WHAT IS MODERN SLAVERY?
Slavery did not end with abolition in the 19th century. Slavery continues today and harms people in every country in the world.
Women forced into prostitution. People forced to work in agriculture, domestic work and factories. Children in sweatshops1 producing goods sold globally. Entire families forced to work for nothing to pay off generational debts. Girls forced to marry older men.
There are estimated 40.3 million people in modern slavery around the world, including:
• 10 million children
• 24.9 million people in forced labour
• 15.4 million people in forced marriage
• 4.8 million people in forced sexual exploitation
Someone is in slavery if they are:
• forced to work – through coercion, or mental or physical threat;
• owned or controlled by an ’employer’, through mental or physical abuse or the threat of abuse;
• dehumanised, treated as a commodity or bought and sold as ‘property’;
• physically constrained or have restrictions placed on their freedom of movement.
Slavery has been a disgraceful aspect of human society for most of human history. However, Anti-Slavery International has refused to accept that this bloody status quo should be allowed to persist (Aidan McQuade, former director).
Forms of modern slavery
Purposes of exploitation2 can range from forced prostitution and forced labour to forced marriage and forced organ removal. Here are the most common forms of modern slavery.
• Forced labour – any work or services which people are forced to do against their will3 under the threat of some form of punishment.
• Debt bondage or bonded labour – the world’s most widespread form of slavery, when people borrow money they cannot repay and are required to work to pay off the debt, then losing control over the conditions of both their employment and the debt.
• Human trafficking– involves transporting, recruiting or harbouring people for the purpose of exploitation, using violence, threats or coercion.
• Descent-based slavery – where people are born into slavery because their ancestors were captured and enslaved; they remain in slavery by descent.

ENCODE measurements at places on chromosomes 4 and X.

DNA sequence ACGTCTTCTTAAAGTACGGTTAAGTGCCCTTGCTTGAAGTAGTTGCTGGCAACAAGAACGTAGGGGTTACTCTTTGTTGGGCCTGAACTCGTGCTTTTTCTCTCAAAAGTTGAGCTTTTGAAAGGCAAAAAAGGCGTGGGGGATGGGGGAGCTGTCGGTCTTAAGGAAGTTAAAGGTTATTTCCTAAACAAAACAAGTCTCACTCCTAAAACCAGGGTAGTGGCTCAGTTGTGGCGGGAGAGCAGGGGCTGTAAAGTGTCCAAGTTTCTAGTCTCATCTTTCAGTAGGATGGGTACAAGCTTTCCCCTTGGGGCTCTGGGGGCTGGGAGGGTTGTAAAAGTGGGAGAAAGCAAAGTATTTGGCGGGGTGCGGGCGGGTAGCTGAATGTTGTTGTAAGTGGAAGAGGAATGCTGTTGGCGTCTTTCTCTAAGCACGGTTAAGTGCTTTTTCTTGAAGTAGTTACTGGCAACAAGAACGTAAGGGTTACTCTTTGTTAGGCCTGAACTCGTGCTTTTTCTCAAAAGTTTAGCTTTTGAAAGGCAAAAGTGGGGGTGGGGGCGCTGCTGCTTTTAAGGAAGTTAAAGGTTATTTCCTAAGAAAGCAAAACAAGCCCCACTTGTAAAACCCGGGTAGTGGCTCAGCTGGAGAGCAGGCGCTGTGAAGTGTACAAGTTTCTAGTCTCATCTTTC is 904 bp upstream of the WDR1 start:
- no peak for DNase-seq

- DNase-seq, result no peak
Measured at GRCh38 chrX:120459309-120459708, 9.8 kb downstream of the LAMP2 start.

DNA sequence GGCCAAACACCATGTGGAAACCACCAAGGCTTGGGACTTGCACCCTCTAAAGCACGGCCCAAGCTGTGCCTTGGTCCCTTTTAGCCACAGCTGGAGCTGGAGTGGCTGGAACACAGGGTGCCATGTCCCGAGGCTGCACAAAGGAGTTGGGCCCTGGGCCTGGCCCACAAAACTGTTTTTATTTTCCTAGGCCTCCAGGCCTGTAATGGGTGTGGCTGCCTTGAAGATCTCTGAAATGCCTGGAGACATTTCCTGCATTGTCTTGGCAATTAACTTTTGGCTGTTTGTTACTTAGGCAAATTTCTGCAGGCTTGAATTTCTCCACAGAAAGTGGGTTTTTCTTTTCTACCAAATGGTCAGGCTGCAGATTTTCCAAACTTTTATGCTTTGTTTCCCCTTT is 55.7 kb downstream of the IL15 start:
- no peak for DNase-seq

• Child slavery – many people often confuse child slavery with child labour, but it is much worse. Whilst4 child labour is harmful for children and hinders5 their education and development, child slavery occurs when a child is exploited for someone else’s gain. It can include child trafficking, child soldiers, child marriage and child domestic slavery.
• Forced and early marriage – when someone is married against their will and cannot leave the marriage. Most child marriages can be considered slavery.
Many forms of slavery have more than one element listed above. For example, human trafficking often involves advance payment for travel and a job abroad, using money often borrowed from the traffickers. Then, the debt contributes to control of the victims. Once they arrive, victims cannot leave until they pay off their debt.
Many people think that slavery happens only overseas, in developing countries. In fact, no country is free from modern slavery, even Britain. The Government estimates that there are tens of thousands people in modern slavery in the UK.
Modern slavery can affect people of any age, gender or race. However, contrary to a common misconception6 that everyone can be a victim of
slavery, some groups of people are much more vulnerable to slavery than others.
People who live in poverty7 and have limited opportunities for decent work are more vulnerable to accepting deceptive job offers that can turn exploitative. People who are discriminated against on the basis of race, caste, or gender are also more likely to be enslaved. Slavery is also more likely to occur where the rule of law is weaker and corruption is rife. Anti-Slavery International believes that we have to tackle8 the root causes of slavery in order to end slavery for good. That’s why wepublished our Anti- Slavery Charter, listing comprehensive measures that need to be taken to end slavery across the world.
(Adapted from https://www.antislavery.org/slavery-today/modern-slavery/)
1. sweatshop – a factory where workers are paid very little and work many hours in very bad conditions
2. exploitation – abuse, manipulation
3. will – wish, desire
4. whilst – while
5. to hinder – obstruct, stop
6. misconception – wrong idea/ impression
7. poverty – the condition of being extremely poor
8. to tackle – attack